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Jonathan Kelly
Jonathan Kelly

Policy Vs Technology ~REPACK~

Policy is how society mediates how individuals interact with society. Technology has the potential to change how individuals interact with society. The conflict between these two causes considerable friction, as technologists want policy makers to get out of the way and not stifle innovation, and policy makers want technologists to stop moving fast and breaking so many things.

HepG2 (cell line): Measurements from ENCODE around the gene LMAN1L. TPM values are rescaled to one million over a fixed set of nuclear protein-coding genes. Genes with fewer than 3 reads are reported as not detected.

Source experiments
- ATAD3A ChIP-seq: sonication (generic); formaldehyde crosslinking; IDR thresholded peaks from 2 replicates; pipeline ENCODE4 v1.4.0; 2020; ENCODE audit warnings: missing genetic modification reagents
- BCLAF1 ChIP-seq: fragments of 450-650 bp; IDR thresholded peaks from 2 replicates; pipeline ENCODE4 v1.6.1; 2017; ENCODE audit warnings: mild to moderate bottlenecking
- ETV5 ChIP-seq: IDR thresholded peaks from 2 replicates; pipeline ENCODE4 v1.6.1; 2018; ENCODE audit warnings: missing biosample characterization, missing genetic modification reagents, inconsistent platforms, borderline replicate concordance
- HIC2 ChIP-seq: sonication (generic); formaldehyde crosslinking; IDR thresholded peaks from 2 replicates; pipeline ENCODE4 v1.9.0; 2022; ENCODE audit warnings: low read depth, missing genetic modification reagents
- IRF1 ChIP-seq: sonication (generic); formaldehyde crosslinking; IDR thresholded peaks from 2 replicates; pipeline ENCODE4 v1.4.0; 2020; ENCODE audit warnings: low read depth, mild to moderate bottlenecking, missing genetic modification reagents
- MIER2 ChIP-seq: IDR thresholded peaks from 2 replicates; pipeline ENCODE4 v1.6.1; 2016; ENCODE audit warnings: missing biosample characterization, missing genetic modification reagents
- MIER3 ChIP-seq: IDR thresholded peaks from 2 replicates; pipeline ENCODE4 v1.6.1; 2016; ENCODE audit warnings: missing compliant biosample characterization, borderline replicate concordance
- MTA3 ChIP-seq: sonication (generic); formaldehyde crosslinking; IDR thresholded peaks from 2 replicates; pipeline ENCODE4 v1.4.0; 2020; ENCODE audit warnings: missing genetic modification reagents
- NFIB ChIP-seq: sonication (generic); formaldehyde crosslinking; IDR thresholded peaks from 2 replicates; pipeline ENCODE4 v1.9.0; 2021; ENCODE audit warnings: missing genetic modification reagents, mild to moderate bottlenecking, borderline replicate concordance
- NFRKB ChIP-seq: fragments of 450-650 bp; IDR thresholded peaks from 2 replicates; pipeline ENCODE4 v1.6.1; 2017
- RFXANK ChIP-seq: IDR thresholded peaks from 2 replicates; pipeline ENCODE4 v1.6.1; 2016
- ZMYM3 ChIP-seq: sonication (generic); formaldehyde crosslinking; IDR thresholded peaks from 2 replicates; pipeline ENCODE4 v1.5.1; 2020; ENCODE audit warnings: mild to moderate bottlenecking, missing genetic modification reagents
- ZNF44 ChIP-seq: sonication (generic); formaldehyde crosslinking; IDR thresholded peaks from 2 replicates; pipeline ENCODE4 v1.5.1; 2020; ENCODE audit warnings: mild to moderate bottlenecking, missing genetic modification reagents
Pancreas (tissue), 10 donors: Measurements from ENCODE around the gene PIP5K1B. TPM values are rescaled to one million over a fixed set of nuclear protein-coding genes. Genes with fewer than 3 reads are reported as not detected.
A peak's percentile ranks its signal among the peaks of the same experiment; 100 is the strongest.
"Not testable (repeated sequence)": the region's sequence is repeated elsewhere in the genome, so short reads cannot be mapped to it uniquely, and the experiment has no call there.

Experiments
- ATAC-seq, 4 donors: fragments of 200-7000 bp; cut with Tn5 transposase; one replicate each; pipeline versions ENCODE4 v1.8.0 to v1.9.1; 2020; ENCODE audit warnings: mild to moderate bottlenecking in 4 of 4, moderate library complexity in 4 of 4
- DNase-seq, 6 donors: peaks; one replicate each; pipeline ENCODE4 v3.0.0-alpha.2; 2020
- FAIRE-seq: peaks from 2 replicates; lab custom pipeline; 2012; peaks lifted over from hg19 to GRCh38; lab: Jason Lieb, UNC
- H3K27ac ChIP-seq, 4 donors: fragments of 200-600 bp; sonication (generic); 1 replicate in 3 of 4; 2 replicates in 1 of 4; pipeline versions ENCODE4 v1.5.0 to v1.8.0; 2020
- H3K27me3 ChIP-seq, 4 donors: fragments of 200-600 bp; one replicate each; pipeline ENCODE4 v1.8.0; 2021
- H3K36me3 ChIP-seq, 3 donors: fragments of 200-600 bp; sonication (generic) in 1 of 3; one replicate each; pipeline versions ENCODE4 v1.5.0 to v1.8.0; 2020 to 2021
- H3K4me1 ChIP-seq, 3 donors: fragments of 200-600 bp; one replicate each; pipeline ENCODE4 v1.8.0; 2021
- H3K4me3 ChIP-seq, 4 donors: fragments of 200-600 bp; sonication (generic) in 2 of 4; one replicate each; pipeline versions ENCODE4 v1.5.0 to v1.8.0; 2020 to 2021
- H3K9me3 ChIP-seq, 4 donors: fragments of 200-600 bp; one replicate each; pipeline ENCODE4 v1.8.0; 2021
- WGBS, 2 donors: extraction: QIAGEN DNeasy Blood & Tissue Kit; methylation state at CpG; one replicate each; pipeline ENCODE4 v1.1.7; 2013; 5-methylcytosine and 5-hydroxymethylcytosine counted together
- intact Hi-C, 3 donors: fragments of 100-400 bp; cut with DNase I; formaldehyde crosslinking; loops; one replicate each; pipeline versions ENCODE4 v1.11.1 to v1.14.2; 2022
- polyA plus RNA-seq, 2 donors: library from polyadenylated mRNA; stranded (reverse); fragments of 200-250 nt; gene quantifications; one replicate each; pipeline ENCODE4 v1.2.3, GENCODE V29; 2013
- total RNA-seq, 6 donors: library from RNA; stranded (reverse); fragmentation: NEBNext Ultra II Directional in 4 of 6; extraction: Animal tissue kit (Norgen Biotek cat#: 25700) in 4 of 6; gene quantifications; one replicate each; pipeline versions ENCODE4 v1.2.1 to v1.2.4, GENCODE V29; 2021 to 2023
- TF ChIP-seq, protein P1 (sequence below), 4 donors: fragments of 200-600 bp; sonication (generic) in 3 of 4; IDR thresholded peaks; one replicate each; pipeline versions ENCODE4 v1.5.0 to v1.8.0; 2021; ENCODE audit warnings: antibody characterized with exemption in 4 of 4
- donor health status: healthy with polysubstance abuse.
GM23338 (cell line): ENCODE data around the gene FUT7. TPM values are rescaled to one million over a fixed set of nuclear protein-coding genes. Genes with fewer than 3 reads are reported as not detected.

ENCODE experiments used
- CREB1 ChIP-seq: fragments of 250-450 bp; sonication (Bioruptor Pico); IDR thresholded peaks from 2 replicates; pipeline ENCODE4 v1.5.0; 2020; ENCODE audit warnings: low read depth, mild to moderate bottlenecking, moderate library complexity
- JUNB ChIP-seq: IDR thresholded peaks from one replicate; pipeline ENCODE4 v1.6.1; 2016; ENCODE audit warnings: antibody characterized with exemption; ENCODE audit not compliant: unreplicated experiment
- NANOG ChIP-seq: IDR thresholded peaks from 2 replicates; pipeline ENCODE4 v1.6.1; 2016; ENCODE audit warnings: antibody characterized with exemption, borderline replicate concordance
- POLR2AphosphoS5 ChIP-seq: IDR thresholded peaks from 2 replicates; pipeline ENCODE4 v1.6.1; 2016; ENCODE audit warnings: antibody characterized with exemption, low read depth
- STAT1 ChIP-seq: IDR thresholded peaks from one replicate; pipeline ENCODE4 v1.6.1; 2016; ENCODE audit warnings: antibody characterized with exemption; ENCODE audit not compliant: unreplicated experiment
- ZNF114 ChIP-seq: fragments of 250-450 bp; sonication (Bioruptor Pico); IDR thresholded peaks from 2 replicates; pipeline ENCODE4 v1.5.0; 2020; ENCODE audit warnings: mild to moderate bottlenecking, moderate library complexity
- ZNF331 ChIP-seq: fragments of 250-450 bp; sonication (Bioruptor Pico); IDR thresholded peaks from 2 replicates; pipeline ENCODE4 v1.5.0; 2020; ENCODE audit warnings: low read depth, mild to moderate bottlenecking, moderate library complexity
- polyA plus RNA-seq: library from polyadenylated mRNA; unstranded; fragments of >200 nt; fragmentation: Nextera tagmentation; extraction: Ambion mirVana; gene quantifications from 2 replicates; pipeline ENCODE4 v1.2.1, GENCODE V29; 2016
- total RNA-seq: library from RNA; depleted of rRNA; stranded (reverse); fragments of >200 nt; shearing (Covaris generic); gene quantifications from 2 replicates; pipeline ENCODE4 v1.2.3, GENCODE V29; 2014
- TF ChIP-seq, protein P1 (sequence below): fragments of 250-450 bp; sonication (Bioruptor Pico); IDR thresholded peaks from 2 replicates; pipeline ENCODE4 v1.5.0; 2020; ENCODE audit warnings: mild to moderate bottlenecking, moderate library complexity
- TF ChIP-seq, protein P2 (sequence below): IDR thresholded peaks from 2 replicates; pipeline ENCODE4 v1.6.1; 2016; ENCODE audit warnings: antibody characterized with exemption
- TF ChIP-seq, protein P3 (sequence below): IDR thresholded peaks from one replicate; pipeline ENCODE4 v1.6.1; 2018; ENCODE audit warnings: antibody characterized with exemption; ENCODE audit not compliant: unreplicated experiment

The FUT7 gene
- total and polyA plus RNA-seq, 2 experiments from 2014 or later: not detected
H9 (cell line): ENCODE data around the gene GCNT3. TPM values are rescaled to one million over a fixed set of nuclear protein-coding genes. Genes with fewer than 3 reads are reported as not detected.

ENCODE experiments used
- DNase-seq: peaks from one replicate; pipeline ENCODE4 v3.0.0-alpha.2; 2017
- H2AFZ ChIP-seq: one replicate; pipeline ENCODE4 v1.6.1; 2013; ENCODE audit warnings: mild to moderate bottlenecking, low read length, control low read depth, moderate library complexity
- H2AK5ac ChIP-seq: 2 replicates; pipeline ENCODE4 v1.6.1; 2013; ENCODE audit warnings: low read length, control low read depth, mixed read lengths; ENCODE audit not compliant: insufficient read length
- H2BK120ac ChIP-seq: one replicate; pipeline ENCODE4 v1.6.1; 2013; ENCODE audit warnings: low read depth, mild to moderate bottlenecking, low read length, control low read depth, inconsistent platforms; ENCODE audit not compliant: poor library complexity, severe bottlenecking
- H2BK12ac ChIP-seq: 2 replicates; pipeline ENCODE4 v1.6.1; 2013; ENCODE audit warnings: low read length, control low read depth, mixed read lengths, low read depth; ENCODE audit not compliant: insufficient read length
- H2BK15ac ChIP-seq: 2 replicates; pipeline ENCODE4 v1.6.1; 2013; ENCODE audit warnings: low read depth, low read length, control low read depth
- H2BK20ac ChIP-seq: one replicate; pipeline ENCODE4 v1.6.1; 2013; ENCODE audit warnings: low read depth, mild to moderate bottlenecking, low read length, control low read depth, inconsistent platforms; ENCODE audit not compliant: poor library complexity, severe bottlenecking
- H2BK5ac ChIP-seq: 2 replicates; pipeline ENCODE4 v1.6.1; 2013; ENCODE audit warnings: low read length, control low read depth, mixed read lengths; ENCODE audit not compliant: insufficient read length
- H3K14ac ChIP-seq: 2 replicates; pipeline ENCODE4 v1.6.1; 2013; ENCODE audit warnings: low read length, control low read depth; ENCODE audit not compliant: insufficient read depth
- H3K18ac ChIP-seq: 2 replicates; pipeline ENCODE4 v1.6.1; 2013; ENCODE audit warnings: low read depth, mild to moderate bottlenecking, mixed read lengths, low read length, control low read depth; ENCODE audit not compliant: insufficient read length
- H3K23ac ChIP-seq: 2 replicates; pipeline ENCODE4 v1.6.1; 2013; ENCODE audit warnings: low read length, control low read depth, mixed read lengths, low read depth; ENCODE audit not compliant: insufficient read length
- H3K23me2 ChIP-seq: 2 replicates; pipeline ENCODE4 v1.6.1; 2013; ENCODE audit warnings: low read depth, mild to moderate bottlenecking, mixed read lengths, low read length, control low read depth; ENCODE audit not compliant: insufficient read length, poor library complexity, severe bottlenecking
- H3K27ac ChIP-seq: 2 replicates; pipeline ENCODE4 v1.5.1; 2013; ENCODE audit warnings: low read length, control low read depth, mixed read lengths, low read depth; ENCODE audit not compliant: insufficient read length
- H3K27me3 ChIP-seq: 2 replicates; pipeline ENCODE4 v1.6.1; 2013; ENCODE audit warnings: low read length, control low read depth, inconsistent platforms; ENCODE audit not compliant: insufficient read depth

Policy vs Technology

It is no longer the case that government agencies no matter their affiliation, can be counted on to implement policy that is not heavily colored by the mask of national security and narrow self interest. Often one is used in aid of the other. That self interest includes accepting financial support from various and sundry corporate interests who want as little in the way of regulation as possible.

Given this backdrop and the current state of politics, the defining factor in the passing of any legislation will be whether or not it fits a particular ideology or, corporate interest, not good public policy. I no longer believe we can have any degree of trust in our local police, government or federal agencies. I say this having spent 30 years inside the legal system.